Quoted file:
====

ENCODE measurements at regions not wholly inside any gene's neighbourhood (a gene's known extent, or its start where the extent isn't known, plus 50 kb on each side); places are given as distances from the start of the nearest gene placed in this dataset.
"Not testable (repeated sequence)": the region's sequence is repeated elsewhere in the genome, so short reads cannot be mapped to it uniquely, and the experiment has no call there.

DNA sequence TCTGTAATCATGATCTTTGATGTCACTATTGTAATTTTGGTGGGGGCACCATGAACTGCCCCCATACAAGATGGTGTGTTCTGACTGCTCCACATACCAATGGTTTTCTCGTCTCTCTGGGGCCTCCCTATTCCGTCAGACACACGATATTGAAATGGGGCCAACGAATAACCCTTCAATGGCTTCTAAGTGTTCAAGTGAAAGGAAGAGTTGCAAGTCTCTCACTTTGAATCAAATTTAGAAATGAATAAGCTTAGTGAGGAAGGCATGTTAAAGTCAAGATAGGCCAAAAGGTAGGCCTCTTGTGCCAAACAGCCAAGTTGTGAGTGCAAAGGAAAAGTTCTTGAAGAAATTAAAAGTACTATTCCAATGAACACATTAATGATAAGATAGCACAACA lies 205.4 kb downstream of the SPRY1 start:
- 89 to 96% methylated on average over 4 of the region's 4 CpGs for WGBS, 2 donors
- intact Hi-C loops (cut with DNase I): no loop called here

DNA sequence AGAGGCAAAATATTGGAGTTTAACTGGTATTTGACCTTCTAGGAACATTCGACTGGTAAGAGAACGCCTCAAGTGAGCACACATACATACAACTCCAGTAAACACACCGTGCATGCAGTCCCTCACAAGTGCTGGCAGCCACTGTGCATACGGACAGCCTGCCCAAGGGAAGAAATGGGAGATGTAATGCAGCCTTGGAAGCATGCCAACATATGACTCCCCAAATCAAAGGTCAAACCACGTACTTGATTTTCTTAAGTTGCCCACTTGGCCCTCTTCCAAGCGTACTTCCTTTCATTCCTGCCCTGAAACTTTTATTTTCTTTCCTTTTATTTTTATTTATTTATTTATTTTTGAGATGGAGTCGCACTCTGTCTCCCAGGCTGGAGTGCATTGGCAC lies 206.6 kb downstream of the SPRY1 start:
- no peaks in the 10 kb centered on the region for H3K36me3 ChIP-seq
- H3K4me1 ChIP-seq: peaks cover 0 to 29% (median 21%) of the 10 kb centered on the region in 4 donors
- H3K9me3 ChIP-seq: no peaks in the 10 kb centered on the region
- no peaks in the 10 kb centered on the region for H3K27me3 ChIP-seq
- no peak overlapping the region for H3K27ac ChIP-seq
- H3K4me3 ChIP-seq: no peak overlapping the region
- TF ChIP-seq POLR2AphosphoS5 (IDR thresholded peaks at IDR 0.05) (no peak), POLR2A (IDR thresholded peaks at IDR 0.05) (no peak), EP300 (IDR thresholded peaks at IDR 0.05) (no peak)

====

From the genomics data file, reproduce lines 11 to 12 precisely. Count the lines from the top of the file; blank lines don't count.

- no peak overlapping the region for H3K27ac ChIP-seq
- H3K4me3 ChIP-seq: no peak overlapping the region